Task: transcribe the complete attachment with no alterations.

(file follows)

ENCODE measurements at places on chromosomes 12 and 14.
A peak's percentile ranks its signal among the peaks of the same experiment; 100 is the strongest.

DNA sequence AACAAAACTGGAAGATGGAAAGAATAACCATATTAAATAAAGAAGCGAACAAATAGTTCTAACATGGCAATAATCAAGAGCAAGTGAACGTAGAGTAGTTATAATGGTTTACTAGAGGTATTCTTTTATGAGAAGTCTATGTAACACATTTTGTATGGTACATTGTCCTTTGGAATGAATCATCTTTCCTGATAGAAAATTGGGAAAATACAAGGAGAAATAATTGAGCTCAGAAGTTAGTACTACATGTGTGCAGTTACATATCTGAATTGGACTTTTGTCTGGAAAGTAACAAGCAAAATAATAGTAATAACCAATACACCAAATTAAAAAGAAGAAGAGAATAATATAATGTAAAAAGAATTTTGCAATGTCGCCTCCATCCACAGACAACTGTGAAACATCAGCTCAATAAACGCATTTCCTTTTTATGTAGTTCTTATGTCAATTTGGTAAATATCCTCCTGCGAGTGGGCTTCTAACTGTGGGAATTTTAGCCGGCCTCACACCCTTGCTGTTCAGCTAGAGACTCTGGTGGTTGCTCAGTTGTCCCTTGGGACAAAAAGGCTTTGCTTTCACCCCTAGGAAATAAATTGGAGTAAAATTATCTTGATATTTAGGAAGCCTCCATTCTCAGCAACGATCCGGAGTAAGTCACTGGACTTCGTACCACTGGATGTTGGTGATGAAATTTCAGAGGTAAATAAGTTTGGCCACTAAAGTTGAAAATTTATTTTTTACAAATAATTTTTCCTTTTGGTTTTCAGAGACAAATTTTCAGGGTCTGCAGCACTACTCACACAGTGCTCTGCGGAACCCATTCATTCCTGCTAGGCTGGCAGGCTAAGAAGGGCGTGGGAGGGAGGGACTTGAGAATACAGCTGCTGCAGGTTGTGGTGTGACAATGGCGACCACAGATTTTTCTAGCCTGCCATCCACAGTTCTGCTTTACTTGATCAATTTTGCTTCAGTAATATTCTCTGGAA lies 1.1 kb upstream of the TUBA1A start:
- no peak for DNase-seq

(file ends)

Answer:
ENCODE measurements at places on chromosomes 12 and 14.
A peak's percentile ranks its signal among the peaks of the same experiment; 100 is the strongest.

DNA sequence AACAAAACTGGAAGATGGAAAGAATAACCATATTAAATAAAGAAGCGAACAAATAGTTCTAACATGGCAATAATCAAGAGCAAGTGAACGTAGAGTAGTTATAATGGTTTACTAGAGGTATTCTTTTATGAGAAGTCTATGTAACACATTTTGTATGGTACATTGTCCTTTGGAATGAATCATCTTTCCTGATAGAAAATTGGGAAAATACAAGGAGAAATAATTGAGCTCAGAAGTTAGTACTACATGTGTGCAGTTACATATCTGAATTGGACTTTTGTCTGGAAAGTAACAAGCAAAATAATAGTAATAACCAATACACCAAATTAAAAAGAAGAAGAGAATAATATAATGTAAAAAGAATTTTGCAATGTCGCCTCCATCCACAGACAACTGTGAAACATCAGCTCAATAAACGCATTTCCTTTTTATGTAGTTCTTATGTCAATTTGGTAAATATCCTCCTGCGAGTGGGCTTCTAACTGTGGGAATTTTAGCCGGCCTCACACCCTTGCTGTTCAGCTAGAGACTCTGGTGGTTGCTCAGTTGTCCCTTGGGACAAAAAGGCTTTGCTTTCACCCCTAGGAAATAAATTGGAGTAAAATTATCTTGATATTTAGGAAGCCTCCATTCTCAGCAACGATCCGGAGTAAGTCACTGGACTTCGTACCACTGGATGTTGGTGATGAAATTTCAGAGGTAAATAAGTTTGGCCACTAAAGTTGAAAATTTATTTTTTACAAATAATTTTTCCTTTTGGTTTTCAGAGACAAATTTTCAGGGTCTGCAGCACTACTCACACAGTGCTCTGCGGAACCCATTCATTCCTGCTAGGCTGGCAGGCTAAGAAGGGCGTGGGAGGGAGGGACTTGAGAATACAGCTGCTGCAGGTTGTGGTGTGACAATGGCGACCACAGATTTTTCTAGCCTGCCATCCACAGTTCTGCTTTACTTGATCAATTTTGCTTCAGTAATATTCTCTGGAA lies 1.1 kb upstream of the TUBA1A start:
- no peak for DNase-seq